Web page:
Polymorphism

May 10, 2017

I want to expand on last post, because I think the last section touched on an interesting phenomena. It is summared by these two plots:

run3

Fig1. This evolution run had three phenotype evaluations.

run7

Fig2. This evolution run had seven phenotype evaluations. All else was equal.

What do I mean by “seven phenotype evaulations”? Each genotype (individual) is used to grow some number of phenotypes. Each phenotype is evaluated for fitness (in this case number-of-nodes and health). Then all the fitness scores are averaged, respectively.

What is the meaning of this multiple-phenotype expression? It’s as if multiple clones are being budded off of a single genome. It is making these ‘organisms’ behave as though they reproduce asexually and sexually. The sexual reproduction happens when child genomes are created during each round of the evolutionary algorithm. The asexuall reproduction is happening everytime the evaluation function operates, where it does multiple phenotype evaluations.

So what is the effect? One is that the pareto frontier can explode outwards, to higher average fitness. This is clearly seen in the last couple of generations in the second plot. Why are these individuals so much more fit? I think it is because they are exhibiting “polymorphism”. Poly means “many” and morphe means “form,” so in this context this is saying that a single genotype can exhibit many phenotypic forms. Since the fitness scores from these different forms are averaged, the genotype can more effectively find a niche on the pareto-frontier than a monomorphic genotype.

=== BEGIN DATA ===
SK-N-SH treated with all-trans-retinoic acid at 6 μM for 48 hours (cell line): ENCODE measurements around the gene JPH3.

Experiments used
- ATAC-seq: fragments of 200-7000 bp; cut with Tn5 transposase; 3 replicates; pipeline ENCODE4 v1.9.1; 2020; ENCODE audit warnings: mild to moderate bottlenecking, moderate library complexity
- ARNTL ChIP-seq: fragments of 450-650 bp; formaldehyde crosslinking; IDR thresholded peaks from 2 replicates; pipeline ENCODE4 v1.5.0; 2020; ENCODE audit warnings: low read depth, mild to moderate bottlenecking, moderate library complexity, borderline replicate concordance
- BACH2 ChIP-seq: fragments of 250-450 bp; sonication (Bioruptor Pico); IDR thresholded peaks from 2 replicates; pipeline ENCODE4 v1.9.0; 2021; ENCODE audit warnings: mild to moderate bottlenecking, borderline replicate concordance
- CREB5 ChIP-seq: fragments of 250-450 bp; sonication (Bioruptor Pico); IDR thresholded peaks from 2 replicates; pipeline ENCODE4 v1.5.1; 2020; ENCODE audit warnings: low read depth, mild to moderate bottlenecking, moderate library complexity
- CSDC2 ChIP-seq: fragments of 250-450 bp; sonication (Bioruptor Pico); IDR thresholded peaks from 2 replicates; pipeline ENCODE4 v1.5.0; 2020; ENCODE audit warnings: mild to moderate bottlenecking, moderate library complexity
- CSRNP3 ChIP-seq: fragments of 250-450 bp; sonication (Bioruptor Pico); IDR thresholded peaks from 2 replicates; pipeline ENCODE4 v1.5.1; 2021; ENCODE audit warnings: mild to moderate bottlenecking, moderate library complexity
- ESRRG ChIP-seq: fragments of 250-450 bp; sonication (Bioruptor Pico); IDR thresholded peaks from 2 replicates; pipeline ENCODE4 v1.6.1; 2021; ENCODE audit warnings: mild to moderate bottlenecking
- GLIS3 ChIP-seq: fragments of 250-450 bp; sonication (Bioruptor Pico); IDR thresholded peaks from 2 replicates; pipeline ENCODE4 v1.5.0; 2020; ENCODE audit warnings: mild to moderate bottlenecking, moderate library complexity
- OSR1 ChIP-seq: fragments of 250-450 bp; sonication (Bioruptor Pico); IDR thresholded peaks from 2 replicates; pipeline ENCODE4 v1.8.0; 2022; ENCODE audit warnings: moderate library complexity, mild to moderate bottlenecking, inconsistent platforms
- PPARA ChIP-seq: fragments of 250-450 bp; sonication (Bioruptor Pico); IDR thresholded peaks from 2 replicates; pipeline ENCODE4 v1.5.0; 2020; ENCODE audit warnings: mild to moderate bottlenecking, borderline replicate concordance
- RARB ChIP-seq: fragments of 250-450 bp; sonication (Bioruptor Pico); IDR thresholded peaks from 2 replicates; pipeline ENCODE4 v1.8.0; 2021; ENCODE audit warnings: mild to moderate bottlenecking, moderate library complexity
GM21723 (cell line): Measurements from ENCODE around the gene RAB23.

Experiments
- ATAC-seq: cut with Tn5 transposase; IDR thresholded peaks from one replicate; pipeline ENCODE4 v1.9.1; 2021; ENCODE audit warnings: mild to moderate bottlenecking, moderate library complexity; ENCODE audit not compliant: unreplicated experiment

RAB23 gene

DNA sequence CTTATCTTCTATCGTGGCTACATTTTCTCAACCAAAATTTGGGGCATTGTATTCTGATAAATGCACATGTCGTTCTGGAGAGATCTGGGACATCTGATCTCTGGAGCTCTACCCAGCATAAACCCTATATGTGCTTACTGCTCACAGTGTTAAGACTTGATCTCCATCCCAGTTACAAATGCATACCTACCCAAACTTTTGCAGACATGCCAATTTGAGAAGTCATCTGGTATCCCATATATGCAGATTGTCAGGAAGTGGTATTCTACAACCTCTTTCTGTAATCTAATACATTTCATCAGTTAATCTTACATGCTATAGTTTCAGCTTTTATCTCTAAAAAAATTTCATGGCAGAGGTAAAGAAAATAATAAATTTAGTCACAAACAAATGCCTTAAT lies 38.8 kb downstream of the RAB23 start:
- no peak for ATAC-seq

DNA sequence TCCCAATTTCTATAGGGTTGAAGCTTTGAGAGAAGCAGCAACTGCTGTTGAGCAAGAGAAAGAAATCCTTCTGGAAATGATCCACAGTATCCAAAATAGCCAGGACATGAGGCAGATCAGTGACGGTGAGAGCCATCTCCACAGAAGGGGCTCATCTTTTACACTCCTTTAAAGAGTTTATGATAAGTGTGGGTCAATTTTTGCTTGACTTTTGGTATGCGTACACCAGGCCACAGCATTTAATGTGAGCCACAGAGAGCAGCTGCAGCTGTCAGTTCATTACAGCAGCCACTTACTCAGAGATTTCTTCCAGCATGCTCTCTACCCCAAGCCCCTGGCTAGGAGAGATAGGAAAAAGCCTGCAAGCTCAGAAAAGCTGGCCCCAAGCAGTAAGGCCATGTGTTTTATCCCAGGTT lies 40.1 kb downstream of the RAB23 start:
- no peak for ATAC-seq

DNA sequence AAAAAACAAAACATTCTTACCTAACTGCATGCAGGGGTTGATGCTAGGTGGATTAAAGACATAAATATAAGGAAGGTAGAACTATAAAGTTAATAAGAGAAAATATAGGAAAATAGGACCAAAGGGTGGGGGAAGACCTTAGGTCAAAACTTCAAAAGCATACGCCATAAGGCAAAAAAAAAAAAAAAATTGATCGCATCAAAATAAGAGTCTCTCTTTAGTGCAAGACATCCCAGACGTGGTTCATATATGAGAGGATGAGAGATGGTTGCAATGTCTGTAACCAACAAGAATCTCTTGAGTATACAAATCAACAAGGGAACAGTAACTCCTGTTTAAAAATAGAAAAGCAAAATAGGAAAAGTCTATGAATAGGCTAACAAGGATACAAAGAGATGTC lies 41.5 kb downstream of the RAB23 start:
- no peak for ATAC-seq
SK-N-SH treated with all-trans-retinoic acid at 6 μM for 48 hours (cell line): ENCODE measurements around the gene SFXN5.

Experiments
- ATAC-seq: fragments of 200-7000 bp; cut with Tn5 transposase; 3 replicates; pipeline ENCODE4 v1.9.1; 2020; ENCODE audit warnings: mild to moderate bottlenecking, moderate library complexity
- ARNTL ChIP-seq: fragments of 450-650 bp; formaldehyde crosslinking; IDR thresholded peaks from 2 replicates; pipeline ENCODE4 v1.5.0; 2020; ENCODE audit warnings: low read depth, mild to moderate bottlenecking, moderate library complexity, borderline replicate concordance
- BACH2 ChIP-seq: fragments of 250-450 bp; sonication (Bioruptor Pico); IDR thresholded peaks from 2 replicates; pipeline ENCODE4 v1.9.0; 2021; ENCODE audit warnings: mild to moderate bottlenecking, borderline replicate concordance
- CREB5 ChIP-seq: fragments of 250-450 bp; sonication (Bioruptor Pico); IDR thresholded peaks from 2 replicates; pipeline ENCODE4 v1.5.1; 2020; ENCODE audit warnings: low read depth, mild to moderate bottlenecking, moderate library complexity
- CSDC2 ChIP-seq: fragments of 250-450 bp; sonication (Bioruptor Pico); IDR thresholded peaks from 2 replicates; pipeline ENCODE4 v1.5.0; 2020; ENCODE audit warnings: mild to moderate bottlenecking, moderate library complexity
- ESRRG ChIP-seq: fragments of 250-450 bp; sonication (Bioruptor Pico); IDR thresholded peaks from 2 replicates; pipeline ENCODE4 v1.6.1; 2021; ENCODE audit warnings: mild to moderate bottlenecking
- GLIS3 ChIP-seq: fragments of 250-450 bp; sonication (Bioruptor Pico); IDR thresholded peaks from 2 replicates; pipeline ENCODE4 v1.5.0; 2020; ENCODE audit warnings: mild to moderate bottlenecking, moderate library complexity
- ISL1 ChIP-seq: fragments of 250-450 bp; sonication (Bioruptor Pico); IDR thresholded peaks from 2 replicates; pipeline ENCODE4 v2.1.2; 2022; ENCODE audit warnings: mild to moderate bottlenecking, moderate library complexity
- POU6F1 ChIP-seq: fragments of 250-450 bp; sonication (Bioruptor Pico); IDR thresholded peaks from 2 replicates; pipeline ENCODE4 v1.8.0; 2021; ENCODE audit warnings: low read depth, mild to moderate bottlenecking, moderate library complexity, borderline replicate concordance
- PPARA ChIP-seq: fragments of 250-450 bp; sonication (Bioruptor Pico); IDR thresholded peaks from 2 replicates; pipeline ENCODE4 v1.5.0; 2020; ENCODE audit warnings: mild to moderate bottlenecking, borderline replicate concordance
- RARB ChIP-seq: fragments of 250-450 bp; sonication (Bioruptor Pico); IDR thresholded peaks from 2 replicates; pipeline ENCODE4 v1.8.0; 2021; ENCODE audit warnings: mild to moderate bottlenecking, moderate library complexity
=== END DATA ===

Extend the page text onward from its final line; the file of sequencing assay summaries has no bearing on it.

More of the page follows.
This is clearly seen in the follwing images. These depict one phenotype for each genome in the pareto-frontier of the final generation (the 20th). The average number of nodes and health is printed. Note this is not the same as the specific fitness for the phenotype you are looking at.

grid_run3

Fig3. Phenotype evaulations = 3

grid_run7

Fig4. Phenotype evaulations = 7

Notice how a bunch of boring little Q-tips are in the center of Fig4.? These correspond to the yellow dots that are way out in Fig2. If I generate a colony (phenotype) from these genomes multiple times, some times they make a bushy-shape, sometimes a q-tip. Polymorphism!

How this works I don’t know. I would need to dissect the processor trees (the genomes) of the polymorphic individuals. I would expect to see some probablistic switch that results in some precentage of phenotypes being q-tips, and some other percentage being bushy. That investigation is for another day.

I think these results are suggesting that organisms that reproduce both sexually and asexually are more likely to exhibit polymorphism. But there are a number of conditions imposed here that may be critical to that hypothesis: 1) selection operates similar to pareto-frontier selection, 2) consistent cycles of asexuall and sexuall reproduction occur.